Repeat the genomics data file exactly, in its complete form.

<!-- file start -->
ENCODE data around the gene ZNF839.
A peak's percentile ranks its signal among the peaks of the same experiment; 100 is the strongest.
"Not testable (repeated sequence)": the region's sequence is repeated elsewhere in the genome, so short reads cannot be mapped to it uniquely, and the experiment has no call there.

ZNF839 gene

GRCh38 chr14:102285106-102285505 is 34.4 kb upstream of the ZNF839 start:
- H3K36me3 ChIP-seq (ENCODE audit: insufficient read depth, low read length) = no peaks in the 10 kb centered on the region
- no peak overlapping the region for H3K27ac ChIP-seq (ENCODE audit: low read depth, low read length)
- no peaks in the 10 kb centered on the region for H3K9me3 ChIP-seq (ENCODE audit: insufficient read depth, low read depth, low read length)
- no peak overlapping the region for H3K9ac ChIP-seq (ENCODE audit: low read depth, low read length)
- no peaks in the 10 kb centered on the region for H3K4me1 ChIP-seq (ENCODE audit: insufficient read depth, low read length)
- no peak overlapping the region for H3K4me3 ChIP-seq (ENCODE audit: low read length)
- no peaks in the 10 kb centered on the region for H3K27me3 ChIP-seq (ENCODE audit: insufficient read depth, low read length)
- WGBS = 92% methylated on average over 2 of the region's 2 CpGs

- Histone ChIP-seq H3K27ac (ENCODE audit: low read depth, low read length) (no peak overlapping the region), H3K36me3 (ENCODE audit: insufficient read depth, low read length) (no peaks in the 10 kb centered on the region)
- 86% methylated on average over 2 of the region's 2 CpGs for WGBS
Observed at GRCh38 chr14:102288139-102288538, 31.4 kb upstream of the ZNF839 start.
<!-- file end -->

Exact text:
ENCODE data around the gene ZNF839.
A peak's percentile ranks its signal among the peaks of the same experiment; 100 is the strongest.
"Not testable (repeated sequence)": the region's sequence is repeated elsewhere in the genome, so short reads cannot be mapped to it uniquely, and the experiment has no call there.

ZNF839 gene

GRCh38 chr14:102285106-102285505 is 34.4 kb upstream of the ZNF839 start:
- H3K36me3 ChIP-seq (ENCODE audit: insufficient read depth, low read length) = no peaks in the 10 kb centered on the region
- no peak overlapping the region for H3K27ac ChIP-seq (ENCODE audit: low read depth, low read length)
- no peaks in the 10 kb centered on the region for H3K9me3 ChIP-seq (ENCODE audit: insufficient read depth, low read depth, low read length)
- no peak overlapping the region for H3K9ac ChIP-seq (ENCODE audit: low read depth, low read length)
- no peaks in the 10 kb centered on the region for H3K4me1 ChIP-seq (ENCODE audit: insufficient read depth, low read length)
- no peak overlapping the region for H3K4me3 ChIP-seq (ENCODE audit: low read length)
- no peaks in the 10 kb centered on the region for H3K27me3 ChIP-seq (ENCODE audit: insufficient read depth, low read length)
- WGBS = 92% methylated on average over 2 of the region's 2 CpGs

- Histone ChIP-seq H3K27ac (ENCODE audit: low read depth, low read length) (no peak overlapping the region), H3K36me3 (ENCODE audit: insufficient read depth, low read length) (no peaks in the 10 kb centered on the region)
- 86% methylated on average over 2 of the region's 2 CpGs for WGBS
Observed at GRCh38 chr14:102288139-102288538, 31.4 kb upstream of the ZNF839 start.